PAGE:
Pāli Meaning: Could it be understood adverbially?

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A. Bhikkhu
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Pāli Meaning: Could it be understood adverbially?

Post by A. Bhikkhu » Fri Jul 14, 2017 4:21 am

antevāsī brahmadatto māṇavo anekapariyāyena buddhassa vaṇṇaṃ bhāsati (Brahmajālasutta)

Could the word vaṇṇaṃ also be understood adverbially? My grammar says so, but do you see any reason not so?
The translations give all: "[...] was speaking in praise".

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Re: Pāli Meaning: Could it be understood adverbially?

Post by Dmytro » Fri Jul 14, 2017 4:44 am

Here in Pali it's not an adverb, however in English this is expressed as "speak in praise", instead of "speak praise".

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Re: Pāli Meaning: Could it be understood adverbially?

Post by A. Bhikkhu » Fri Jul 14, 2017 5:06 am

Here in Pali it's not an adverb, however in English this is expressed as "speak in praise", instead of "speak praise".

Mettena cittena
How would one be able to make out that it is not an adverb? It seems to me harmonious likewise ...

Thank you!
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Re: Pāli Meaning: Could it be understood adverbially?

Post by Dmytro » Fri Jul 14, 2017 5:35 am

A. Bhikkhu wrote:How would one be able to make out that it is not an adverb? It seems to me harmonious likewise ...
Why does it seem so?

If you imply:
"(xi) The Acc. is very often used adverbially: khippaŋ gacchati he goes quickly;"

http://dhamma.ru/paali/durois/paligram.pdf#page=114
please take into account that such adverbs are formed from adjectives, not from nouns.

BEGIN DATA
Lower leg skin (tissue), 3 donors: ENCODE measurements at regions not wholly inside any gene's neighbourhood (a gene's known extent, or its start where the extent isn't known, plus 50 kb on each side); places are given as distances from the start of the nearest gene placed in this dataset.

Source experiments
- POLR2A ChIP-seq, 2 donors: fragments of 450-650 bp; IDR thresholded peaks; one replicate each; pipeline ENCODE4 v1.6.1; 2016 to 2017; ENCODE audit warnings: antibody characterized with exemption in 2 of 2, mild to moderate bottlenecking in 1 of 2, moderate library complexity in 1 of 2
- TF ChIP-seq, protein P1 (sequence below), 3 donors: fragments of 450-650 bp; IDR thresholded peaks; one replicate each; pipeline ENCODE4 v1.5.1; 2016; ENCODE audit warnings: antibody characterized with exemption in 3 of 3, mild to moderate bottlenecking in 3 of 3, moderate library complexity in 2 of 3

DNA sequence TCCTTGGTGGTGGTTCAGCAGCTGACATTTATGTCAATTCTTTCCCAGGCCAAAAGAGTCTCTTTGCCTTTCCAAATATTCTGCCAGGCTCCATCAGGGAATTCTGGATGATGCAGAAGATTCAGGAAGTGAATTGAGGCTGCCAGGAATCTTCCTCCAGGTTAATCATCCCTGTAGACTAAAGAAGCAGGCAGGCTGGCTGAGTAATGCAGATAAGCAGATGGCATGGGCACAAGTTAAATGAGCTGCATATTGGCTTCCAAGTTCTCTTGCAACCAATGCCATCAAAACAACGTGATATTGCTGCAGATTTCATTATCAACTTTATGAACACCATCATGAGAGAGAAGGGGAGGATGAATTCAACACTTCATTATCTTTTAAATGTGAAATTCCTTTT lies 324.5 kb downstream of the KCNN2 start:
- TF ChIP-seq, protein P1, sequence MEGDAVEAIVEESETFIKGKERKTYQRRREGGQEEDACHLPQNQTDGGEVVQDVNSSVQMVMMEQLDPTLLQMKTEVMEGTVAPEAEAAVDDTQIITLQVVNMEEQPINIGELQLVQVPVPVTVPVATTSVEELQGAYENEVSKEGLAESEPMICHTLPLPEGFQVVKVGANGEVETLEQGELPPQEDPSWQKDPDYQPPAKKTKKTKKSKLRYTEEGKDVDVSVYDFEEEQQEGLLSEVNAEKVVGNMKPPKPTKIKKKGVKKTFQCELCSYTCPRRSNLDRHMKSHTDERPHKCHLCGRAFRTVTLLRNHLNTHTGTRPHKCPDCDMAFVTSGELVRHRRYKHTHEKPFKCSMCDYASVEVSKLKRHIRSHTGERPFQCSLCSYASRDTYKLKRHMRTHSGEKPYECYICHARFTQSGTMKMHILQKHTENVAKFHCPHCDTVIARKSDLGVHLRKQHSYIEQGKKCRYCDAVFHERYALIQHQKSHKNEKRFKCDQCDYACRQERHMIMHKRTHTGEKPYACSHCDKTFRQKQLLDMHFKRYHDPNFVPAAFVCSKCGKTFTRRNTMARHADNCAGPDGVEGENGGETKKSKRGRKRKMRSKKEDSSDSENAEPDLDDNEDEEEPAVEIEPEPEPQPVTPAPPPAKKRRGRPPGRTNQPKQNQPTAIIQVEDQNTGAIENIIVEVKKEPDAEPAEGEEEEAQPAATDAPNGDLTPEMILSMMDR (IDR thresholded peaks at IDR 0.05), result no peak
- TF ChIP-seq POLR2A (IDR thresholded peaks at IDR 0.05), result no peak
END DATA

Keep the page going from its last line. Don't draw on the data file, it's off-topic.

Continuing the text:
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Re: Pāli Meaning: Could it be understood adverbially?

Post by A. Bhikkhu » Sat Jul 15, 2017 3:42 am

Why does it seem so?

If you imply:
"(xi) The Acc. is very often used adverbially: khippaŋ gacchati he goes quickly;"

http://dhamma.ru/paali/durois/paligram.pdf#page=114
please take into account that such adverbs are formed from adjectives, not from nouns.
Yes, correct, I had precisely this passage in mind ... If you would not mind the additional effort and potential inconvenience in following my asking further: On what basis could I understand that adverbs, at least in such as the mentioned case, are not formed from nouns? Do you happen to have any specific reference at close hand?

After being stimulated by your reply, I glanced over the section on adverbs in Duroiselle's Grammar again and it says that adverbs actually can be formed from nouns, it reads: "§532. (ⅱ) Case-form Adverbs. [...] (c) From nouns; divasaŋ during the day; rattiŋ at night; raho, in secret; saccaŋ truly; atthaŋ for the purpose of." Although I am not sure about other rules which would falsify an usage in the case under our discussion -- for assistance regarding such I would be very grateful. Thank you!